The infection is not like the flu that hits you all at once. These symptoms sort of gradually creep up on folks, and then it crescendos.…

Read the whole interview here.

Wednesday, April 8, 2020

Bernie Sanders to drop out; Joe Biden is the presumptive nominee

Bernie Sanders will be suspending his second presidential campaign, according to the Washington Post.

Congratulations to Joe Biden on becoming the presumptive Democratic nominee and the only remaining candidate posing a serious challenge to President Trump’s reelection bid. Every other Democratic candidate has dropped out and will be supporting Biden.

Biden wasn’t my first, second, or third choice. But everyone like me who wants to make Trump a one-term president should vote for the Democratic nominee in November 2020.

Monday, April 6, 2020

Peggy Noonan on 3 things we've learned from the coronavirus pandemic

Peggy Noonan writes in a Wall Street Journal piece called "New York Is the Epicenter of the World":

New York

I asked for the dateline in pride for my beloved city. For the third time in 20 years it’s been the epicenter of a world-class crisis—9/11, the 2008 financial crisis and now the 2020 pandemic. No one asks… Why us? We think: Why not us? Of course us. The city of the skyscrapers draws the lightning. There are 8.6 million of us, we are compact, draw all the people of the world, and travel packed close in underground tubes.… The crises are the price we pay for the privilege of living in the most exciting little landmass on the face of the Earth.

What do we know? That we’ll get through it. We’ll learn a lot and it will be hard but we’ll get through, just like all the last times.
While that's an inspiring sentiment and I assume she's right that "we" as an overall collective will get through it, we should always remember that many of the individuals who make up that "we" did not get through it.

Noonan offers two more "thoughts about the meaning and implications of the pandemic." One is about immigration:
Public sentiment will back harder borders and a new path to citizenship for illegal immigrants living here.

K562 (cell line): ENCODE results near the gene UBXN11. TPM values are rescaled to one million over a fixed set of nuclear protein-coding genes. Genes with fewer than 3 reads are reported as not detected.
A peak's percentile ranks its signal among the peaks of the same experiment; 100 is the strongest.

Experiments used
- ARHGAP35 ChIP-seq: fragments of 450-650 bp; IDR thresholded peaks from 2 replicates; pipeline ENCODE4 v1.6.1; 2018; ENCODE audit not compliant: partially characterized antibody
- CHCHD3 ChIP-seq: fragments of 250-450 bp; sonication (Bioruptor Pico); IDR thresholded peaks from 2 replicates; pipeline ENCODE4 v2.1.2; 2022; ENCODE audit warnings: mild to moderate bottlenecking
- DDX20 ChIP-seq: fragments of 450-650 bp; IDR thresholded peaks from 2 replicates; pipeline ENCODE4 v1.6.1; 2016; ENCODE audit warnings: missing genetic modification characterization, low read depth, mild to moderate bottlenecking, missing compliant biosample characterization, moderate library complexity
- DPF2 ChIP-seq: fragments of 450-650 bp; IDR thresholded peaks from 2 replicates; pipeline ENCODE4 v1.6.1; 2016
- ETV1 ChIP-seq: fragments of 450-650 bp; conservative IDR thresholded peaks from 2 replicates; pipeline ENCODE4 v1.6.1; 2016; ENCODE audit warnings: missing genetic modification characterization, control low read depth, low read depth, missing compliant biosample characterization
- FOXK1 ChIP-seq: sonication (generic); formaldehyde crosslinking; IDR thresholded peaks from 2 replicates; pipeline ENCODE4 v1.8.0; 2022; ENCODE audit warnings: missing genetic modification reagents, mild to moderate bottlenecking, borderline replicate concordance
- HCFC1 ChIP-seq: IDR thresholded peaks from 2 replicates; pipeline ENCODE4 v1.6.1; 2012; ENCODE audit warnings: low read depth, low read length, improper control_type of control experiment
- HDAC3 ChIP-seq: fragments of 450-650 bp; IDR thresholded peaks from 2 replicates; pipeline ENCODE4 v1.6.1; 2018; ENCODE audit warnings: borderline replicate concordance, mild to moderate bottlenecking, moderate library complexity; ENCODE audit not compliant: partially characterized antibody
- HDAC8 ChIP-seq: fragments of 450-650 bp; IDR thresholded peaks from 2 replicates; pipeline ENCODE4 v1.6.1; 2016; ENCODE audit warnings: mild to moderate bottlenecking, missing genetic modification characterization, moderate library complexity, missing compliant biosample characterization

Global pandemics do nothing to encourage lax borders. As to illegal immigrants, you have seen who’s delivering the food, stocking the shelves, running the hospital ward, holding your hand when you’re on the ventilator. It is the newest Americans, immigrants, and some are here illegally.

They worked through an epidemic and kept America going. Some in the immigration debate have argued, “They have to demonstrate they deserve citizenship”—they need to pay punitive fines, jump through hoops. “They need to earn it.”

Ladies and gentlemen, look around. They did.

Here is where the debate is going. When it’s over, if you can show in any way you worked through the great pandemic of ’20, you will be given American citizenship. With a note printed on top: “With thanks from a grateful nation.”
Relatedly, here's the latest cover of the New Yorker (here's an interview with the artist, Pascal Campion — clicking on that might limit your New Yorker articles if you don't subscribe):




Noonan's last point:
The hidden gift in this pandemic is that this isn’t the most terrible one, the next one or some other one down the road is. This is the one where we learn how to handle that coming pandemic. We are well into the age of global contagions but this is the first time we fully noticed, stopped short, actually reordered our country to fight it.